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Integrating Writing To Provide Context For Teaching The Engineering Design Process

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Conference

2006 Annual Conference & Exposition

Location

Chicago, Illinois

Publication Date

June 18, 2006

Start Date

June 18, 2006

End Date

June 21, 2006

ISSN

2153-5965

Conference Session

Emerging Trends in Engineering Education Poster Session

Page Count

10

Page Numbers

11.796.1 - 11.796.10

Permanent URL

https://peer.asee.org/1245

Download Count

21

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Paper Authors

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Ricardo Jacquez New Mexico State University

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Regents Professor, Department of Civil Engineering, New Mexico State University, Las Cruces, NM.

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Veera Gnaneswar Gude New Mexico State University

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Graduate Assistant, Department of Civil Engineering, New Mexico State University, Las Cruces, NM.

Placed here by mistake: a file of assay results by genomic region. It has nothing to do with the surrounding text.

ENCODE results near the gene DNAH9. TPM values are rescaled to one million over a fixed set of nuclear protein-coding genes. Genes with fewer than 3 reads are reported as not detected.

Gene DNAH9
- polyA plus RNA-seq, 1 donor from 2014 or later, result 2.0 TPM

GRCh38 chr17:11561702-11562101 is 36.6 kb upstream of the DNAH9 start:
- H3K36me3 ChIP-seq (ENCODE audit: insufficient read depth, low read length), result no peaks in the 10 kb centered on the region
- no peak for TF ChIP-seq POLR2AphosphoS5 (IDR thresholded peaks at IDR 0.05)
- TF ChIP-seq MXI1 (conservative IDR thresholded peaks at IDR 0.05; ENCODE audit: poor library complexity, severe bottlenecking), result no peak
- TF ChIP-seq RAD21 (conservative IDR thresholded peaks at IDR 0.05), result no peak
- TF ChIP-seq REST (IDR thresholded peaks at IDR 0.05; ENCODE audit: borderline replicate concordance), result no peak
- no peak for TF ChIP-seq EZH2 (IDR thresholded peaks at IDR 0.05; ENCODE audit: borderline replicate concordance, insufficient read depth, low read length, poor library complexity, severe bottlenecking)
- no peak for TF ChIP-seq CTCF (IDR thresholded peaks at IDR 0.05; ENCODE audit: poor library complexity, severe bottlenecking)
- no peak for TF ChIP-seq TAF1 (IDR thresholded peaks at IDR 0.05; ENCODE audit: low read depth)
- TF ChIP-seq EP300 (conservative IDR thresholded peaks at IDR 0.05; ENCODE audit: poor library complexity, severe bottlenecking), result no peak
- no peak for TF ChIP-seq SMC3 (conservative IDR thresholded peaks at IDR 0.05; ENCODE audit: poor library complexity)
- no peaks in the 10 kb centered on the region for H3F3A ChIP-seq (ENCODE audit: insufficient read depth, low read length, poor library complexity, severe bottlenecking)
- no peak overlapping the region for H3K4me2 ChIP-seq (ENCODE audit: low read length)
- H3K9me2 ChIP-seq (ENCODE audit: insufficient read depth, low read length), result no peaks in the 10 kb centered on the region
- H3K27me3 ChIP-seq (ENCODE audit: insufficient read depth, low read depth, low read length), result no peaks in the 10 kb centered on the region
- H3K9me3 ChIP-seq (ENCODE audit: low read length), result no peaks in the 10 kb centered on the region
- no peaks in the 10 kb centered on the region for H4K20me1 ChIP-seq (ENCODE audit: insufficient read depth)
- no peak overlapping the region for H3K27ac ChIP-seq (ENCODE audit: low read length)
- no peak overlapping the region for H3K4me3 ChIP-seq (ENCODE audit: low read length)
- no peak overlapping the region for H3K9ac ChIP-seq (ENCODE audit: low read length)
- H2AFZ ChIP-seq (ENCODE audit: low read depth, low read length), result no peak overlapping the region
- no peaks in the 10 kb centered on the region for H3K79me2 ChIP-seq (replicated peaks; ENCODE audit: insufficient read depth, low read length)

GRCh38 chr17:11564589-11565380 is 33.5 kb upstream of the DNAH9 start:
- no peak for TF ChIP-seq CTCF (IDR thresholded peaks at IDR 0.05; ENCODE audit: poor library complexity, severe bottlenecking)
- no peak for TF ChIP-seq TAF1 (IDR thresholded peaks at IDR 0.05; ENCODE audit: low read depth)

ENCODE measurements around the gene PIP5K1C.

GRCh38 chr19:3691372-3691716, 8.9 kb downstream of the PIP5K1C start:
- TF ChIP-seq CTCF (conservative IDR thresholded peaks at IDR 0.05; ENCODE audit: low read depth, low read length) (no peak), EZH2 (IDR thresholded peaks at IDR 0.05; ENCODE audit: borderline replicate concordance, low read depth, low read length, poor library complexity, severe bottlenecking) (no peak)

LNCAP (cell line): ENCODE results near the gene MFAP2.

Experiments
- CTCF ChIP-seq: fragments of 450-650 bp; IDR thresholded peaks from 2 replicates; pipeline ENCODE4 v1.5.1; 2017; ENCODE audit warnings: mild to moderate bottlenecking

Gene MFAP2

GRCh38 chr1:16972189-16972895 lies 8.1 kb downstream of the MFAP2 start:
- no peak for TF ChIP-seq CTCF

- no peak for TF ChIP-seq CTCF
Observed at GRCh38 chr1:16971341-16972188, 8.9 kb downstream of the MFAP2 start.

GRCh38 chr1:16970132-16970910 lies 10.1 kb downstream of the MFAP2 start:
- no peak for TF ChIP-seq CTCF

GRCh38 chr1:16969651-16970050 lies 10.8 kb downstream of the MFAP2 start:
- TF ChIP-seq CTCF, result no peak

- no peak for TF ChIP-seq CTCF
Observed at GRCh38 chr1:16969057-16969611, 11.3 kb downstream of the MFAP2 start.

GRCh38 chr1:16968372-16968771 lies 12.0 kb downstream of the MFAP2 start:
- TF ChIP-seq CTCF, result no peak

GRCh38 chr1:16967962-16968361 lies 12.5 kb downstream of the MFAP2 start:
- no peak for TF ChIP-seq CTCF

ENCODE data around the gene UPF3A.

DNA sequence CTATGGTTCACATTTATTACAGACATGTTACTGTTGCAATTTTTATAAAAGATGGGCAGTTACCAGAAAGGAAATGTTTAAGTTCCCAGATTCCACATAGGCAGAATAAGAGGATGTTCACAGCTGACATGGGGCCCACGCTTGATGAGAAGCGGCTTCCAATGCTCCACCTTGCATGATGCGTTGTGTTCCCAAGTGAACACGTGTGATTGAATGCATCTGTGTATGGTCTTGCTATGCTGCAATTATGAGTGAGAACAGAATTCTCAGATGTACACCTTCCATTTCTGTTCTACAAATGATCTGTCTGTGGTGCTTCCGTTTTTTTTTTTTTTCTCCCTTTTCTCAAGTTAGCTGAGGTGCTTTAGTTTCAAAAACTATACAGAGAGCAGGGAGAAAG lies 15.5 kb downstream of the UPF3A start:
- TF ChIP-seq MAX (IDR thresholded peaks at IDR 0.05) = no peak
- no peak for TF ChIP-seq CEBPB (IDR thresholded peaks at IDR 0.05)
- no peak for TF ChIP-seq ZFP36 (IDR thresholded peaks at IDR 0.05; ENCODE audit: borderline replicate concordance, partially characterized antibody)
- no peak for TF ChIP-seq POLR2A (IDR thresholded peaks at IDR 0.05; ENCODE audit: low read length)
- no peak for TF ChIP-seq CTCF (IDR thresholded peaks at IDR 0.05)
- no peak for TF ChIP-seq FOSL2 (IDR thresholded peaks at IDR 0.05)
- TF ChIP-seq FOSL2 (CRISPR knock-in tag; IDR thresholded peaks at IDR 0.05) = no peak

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Michele Auzenne New Mexico State University

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Progrm manager, New Mexico Alliance for Minority Participation, College of Engineering, New Mexico State University, Las Cruces, NM.

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Chris Burnham New Mexico State University

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Regents Professor, English Department, New Mexico State University, Las Cruces, NM.

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Adrian Hanson

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Professor, Department of Civil Engieering, New Mexico State University, Las Cruces, NM.

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Jeanne Garland New Mexico State University

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Special Projects Coordinator, New Mexico Alliance for Minority Participation, College of Engineering, New Mexico State Universtiy, Las Cruces, NM.

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Abstract
NOTE: The first page of text has been automatically extracted and included below in lieu of an abstract

Integrating Writing to Provide Context for Teaching the Engineering Design Process

Introduction